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LEED Buildings – Everything, Big or Small, Makes a Difference


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LEED Buildings – Everything, Big or Small, Makes a Difference

By Sustainability Interns | February 12, 2015

There are many things we fail to notice as we go through our busy college lives. We find ourselves busy with homework, paying too much attention to our crush, and participating extra hours within our clubs that often times we don’t take time to realize what our campus has to offer. As a LEED Intern with the Office of Sustainability, I have noticed how sustainable our campus really is, with sustainable features I have taken for granted – such as LEED Buildings.

For example, UCR is more sustainable for the alternative transportation it provides to students and visitors. Freshman year, I was car-less and in need to go to places that weren’t on campus, I did not always have a ride, so I rode the bus many times to get around. I have many friends who live near campus that take the bus to get to school. This is usually because they do not want to pay for gas only to pay for a parking pass once they get to Lot 1, or worse – Lot 30. The bus route allows the students to save money while reducing our carbon footprint by allowing people to use a dependable alternative transportation and relying less on personal vehicles.

LEED for New Construction, rewards projects for having 1 or more bus stops for 2 or more different bus lines within ¼ mile walking distance from the main entrance. SS credit 4.1 Public Transportation Access earns a LEED project 6 points!

LEED encourages UCR to become more sustainable by encouraging students to ride their bikes to school. There are many secure bike racks and bicycle storage locations throughout campus. This is honestly great, biking everywhere on campus is so much faster and convenient than walking in Riverside heat.

LEED NC rewards projects for providing secure bicycle racks/storage and shower facilities within 200 yards from the main entrance. SS credit 4.2 Bicycle Storage and Changing Rooms earns a LEED Project 1 point.

Not only are we able to ride green, but we are also able to look green – efficiently. Everyone agrees that plants are a great way to add visual beauty to a campus. Unfortunately, lawns and trees need a lot of water and maintenance to stay beautiful. When we live in a state that is in a drought, it’s hard to determine how much water should go to watering our scenery. Fortunately, there are a variety of plants native and adaptive to our part of Southern California that do not need as much water or maintenance and are still able to bring elegance to our campus. Such planting helps our landscape be more water efficient while earning our LEED Projects points.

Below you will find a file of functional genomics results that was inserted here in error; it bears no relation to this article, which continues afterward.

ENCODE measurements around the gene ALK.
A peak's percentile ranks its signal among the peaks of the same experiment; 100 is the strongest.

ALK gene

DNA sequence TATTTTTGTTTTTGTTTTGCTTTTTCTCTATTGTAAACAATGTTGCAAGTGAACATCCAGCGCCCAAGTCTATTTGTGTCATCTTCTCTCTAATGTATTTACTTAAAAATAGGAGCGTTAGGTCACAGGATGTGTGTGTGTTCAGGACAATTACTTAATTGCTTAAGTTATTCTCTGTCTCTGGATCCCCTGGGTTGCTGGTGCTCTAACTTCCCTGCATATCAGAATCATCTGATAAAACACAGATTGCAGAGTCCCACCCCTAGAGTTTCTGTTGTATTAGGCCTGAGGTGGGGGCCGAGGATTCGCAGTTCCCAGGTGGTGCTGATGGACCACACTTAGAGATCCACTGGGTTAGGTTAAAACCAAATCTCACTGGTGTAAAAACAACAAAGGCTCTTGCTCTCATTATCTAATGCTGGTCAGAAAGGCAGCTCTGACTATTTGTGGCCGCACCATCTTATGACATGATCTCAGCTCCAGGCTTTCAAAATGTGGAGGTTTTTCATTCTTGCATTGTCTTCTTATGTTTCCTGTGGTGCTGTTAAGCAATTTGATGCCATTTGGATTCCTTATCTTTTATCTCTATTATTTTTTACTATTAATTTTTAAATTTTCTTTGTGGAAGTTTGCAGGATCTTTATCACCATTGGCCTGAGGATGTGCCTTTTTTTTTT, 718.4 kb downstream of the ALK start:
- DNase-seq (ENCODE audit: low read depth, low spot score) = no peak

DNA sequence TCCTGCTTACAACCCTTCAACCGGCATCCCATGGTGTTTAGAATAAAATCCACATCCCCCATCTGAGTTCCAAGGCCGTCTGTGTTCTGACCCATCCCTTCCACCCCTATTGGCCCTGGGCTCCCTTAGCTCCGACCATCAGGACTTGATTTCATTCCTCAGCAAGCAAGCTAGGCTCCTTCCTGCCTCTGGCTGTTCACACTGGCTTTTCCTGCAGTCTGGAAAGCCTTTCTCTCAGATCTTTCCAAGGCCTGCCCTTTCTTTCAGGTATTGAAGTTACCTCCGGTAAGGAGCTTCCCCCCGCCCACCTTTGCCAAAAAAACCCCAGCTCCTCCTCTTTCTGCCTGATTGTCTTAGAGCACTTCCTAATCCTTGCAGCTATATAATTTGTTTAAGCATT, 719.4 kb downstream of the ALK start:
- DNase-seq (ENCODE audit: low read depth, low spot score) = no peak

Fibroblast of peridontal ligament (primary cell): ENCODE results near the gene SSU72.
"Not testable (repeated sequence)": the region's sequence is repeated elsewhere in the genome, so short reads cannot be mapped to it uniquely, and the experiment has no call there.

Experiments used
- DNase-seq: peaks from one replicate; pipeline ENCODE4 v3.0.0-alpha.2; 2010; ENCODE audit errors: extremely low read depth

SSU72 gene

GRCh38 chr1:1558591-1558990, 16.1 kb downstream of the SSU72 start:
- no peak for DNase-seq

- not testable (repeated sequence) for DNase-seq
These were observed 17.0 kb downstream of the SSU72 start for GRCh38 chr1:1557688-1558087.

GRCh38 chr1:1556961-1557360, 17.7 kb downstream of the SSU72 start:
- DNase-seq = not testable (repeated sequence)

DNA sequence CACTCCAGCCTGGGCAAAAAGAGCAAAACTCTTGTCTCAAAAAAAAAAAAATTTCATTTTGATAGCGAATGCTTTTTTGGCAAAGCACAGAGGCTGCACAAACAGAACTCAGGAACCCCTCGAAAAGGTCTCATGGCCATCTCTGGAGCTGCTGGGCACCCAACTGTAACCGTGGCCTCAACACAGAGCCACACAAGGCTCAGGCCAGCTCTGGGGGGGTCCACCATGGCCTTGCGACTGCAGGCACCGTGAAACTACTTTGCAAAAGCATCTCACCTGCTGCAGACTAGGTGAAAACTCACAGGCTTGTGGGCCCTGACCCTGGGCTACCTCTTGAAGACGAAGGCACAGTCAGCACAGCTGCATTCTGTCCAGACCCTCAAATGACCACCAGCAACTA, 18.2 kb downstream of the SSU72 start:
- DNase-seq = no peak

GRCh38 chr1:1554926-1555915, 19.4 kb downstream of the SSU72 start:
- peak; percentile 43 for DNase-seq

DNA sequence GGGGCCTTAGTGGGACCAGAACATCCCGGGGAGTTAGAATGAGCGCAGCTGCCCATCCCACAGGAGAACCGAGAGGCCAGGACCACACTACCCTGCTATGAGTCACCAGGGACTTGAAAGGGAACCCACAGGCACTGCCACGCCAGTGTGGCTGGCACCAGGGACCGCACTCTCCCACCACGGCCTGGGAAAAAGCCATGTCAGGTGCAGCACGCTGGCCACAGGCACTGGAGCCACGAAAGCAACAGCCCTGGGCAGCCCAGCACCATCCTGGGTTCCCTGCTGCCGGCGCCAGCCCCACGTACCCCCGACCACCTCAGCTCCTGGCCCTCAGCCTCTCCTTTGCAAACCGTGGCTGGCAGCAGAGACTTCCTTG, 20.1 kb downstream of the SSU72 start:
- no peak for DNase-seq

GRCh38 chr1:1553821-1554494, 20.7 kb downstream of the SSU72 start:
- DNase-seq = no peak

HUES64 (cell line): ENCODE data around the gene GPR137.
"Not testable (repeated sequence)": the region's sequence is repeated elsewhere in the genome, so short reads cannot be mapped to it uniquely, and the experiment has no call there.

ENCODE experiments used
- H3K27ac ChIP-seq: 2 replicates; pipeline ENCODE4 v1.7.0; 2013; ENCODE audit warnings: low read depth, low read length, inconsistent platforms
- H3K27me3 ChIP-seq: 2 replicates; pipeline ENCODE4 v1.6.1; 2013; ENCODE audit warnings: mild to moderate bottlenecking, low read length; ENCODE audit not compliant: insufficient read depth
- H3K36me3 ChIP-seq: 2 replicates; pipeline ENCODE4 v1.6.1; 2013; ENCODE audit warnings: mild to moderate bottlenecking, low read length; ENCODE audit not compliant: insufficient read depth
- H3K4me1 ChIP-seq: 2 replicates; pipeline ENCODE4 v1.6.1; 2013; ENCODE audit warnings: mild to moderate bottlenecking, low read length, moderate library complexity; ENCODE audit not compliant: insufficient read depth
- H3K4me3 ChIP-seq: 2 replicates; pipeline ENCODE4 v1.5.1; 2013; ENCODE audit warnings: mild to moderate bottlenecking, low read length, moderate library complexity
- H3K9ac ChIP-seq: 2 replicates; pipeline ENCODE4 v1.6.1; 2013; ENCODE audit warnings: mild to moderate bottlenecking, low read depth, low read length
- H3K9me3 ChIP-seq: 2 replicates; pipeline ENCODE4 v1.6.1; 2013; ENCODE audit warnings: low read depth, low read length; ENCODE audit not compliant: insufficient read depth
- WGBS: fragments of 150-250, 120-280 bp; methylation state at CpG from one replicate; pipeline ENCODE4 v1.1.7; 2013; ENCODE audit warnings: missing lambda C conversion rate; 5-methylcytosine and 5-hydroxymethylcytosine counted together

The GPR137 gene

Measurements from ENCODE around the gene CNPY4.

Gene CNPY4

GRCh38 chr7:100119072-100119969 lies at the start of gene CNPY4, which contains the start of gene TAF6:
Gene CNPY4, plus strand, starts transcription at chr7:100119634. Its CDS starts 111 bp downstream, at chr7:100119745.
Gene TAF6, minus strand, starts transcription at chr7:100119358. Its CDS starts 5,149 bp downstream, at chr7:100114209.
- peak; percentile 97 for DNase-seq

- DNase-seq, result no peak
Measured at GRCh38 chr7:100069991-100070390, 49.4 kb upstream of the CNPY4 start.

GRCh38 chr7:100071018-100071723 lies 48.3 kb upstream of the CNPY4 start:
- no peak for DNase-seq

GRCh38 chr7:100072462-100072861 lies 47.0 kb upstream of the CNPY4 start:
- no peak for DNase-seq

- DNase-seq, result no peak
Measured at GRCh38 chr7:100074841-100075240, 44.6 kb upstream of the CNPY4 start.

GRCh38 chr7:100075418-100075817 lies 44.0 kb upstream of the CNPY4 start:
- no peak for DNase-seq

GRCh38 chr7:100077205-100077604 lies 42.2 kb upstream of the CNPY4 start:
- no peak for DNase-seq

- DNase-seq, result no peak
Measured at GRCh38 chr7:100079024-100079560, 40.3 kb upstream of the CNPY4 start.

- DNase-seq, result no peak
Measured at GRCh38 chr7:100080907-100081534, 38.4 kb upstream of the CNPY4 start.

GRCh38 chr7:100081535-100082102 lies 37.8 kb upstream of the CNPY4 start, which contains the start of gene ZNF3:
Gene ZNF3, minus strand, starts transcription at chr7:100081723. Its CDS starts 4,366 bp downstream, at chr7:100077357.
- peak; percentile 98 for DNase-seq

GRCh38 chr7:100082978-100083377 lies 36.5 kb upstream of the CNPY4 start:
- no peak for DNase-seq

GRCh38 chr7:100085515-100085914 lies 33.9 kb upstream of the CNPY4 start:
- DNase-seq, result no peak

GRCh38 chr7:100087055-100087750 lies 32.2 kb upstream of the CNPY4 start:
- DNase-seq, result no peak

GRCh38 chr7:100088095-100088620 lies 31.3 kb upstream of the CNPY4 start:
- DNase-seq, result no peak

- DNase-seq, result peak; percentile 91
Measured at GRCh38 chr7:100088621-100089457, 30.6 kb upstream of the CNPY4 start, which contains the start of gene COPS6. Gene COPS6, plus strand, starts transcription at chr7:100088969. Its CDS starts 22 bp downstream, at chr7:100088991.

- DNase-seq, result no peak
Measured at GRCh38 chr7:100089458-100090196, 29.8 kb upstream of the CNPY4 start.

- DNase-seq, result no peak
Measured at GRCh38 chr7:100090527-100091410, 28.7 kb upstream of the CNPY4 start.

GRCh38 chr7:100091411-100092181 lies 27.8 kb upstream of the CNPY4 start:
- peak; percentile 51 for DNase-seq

LEED NC rewards projects for restoring a minimum of 50% of the project site with native and adaptive vegetation, as well as reducing 50% of potable water consumption for efficient landscaping. SS credit Protect or Store Habitat earns a LEED Project 1 point and 2 points for WE credit Water Efficient Landscaping.

UCR is also recycling more material. This is because there are recycling bins EVERYWHERE. I’m pretty sure I have seen more recycling bins than trash bins on campus. Apart from looking nicer than the trash cans, they ensure that students have access to recycling everywhere they walk.

LEED NC requires a minimum amount of area dedicated to recycling for MR Prerequisite 1 Storage and Collection of Recyclables. (Even though Compost doesn’t earn LEED points – I would also like to add that it’s great to see more compost bins next to the recycling bins, especially since UCR has become one of the first universities to feature compostable soft drink cups in their retail outlets).

What I have found most impressive, however, is how UCR has been able to harness and use Green energy. Apart from the hipster-looking solar powered tables where students are able to charge their devices off the electric grid, UCR is also able to use renewable energy for their LEED buildings from its very own solar farm. If you climb the C, you’ll be able to see UCR’s Solar Farm.

LEED NC reward Projects 1-7 points, based on percentage of renewable energy generated, under EA credit 2 On-Site Renewable Energy.

All of these sustainable features are important for earning a building a LEED certification. It is UCR Policy for all new buildings to earn at least a LEED Silver certification (at least 50 points), so every point is crucial.

LEED certified buildings tackle the problem from all sides. They save money and resources and have a positive impact on the health of occupants, while promoting renewable, clean energy. As more of our campus’s buildings become LEED certified, the more visible it becomes that our university has a high sense of responsibility for taking care of the local environment and the health of its students. It shows how innovative and creative it is by saving the university money while making such great buildings.

I am a student in a campus that is showing progress and adventure. It’s exciting to know that I attend an institute that keeps updating and bettering itself to fit the needs of the time. Going green isn’t a fad anymore – it’s a growing industry that is challenging, innovative, and positive. Right now, UCR is a pioneer in the university system by going green, and that is thrilling. Every sustainable step, big or small, makes a difference.

-Xavier Hernandez

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General Campus Information

University of California, Riverside
900 University Ave.
Riverside, CA 92521
Tel: (951) 827-1012

Department Information

Office of Sustainability
University Village
1223 University Avenue, Suite 200

Tel: (951) 827-1270
Fax: (951) 827-3890
E-mail: sustain@ucr.edu

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